Wednesday, December 5, 2012

The Fabulous 1950s


In case you missed it yesterday, The Writers Almanac featured a fine poem by Alden Nowlan titled Great Things Have Happened and you can read it here


Notable Events on December 5.

Rosa Parks was a seamstress by profession; she was also the secretary for the Montgomery chapter of the NAACP. Twelve years before her history-making arrest, Parks was stopped from boarding a city bus by driver James F. Blake, who ordered her to board at the back door and then drove off without her.

Parks vowed never again to ride a bus driven by Blake. As a member of the NAACP, Parks was an investigator assigned to cases of sexual assault. In 1945, she was sent to Abbeville, Alabama, to investigate the gang rape of Recy Taylor. The protest that arose around the Taylor case was the first instance of a nationwide civil rights protest, and it laid the groundwork for the Montgomery bus boycott.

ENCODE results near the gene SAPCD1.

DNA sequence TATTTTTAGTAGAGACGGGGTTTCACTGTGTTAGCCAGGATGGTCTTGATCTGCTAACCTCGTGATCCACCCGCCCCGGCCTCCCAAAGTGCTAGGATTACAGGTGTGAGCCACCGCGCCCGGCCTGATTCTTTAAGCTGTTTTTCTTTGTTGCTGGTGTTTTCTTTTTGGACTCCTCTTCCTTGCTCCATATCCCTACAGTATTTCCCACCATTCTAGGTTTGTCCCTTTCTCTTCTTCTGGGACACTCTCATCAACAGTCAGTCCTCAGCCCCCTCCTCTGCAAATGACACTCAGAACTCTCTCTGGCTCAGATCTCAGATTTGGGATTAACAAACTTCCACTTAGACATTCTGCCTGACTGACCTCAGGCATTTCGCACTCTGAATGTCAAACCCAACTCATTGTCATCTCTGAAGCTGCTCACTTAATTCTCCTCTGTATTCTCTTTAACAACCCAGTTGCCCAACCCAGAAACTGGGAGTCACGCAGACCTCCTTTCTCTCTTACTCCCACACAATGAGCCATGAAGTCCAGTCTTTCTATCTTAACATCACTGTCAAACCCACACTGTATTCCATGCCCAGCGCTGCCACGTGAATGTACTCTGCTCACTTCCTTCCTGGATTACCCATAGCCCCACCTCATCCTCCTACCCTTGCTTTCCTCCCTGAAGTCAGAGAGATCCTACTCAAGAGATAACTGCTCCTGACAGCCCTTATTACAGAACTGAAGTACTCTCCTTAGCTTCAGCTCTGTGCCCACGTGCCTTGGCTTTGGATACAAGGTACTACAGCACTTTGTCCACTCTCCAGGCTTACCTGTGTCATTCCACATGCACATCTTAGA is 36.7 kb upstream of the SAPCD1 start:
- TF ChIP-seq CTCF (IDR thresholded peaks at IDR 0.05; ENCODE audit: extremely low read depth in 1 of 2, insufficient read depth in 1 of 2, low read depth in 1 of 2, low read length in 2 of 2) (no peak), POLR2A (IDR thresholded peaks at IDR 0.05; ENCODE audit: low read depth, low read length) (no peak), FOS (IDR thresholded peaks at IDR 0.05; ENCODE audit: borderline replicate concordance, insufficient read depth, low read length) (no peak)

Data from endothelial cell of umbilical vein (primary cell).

In 1955, Parks completed a course in "Race Relations" at the Highlander Folk School in Tennessee where non-violent civil disobedience had been discussed as a tactic. On December 1, 1955, Parks was sitting in the frontmost row for black people. When a Caucasian man boarded the bus, the bus driver told everyone in her row to move back.

At that moment, Parks realized that she was again on a bus driven by Blake. While all of the other black people in her row complied, Parks refused, and was arrested for failing to obey the driver's seat assignments, as city ordinances did not explicitly mandate segregation but did give the bus driver authority to assign seats.

Found guilty on December 5, 1955, Parks was fined $10 plus a court cost of $4, but she appealed.

Rosa Louise McCauley Parks
Martin Luther King in background

Back then, in the middle 1950s era, I was preparing to go into the Air Force, which after a minor surgery, I did so in the following year. On the train ride down to Lackland Air Force Base near San Antonio, Texas I became one of many (four railroad cars full) trainees, many of them being black men.

In my hometown there lived all throughout my younger years only one black person, Mary Pinkerton, whose mother had been a slave. So the proximity of this group of black-skinned companions was something quite new to me. But tending toward teenage liberalist idealism, I had no trouble fitting in.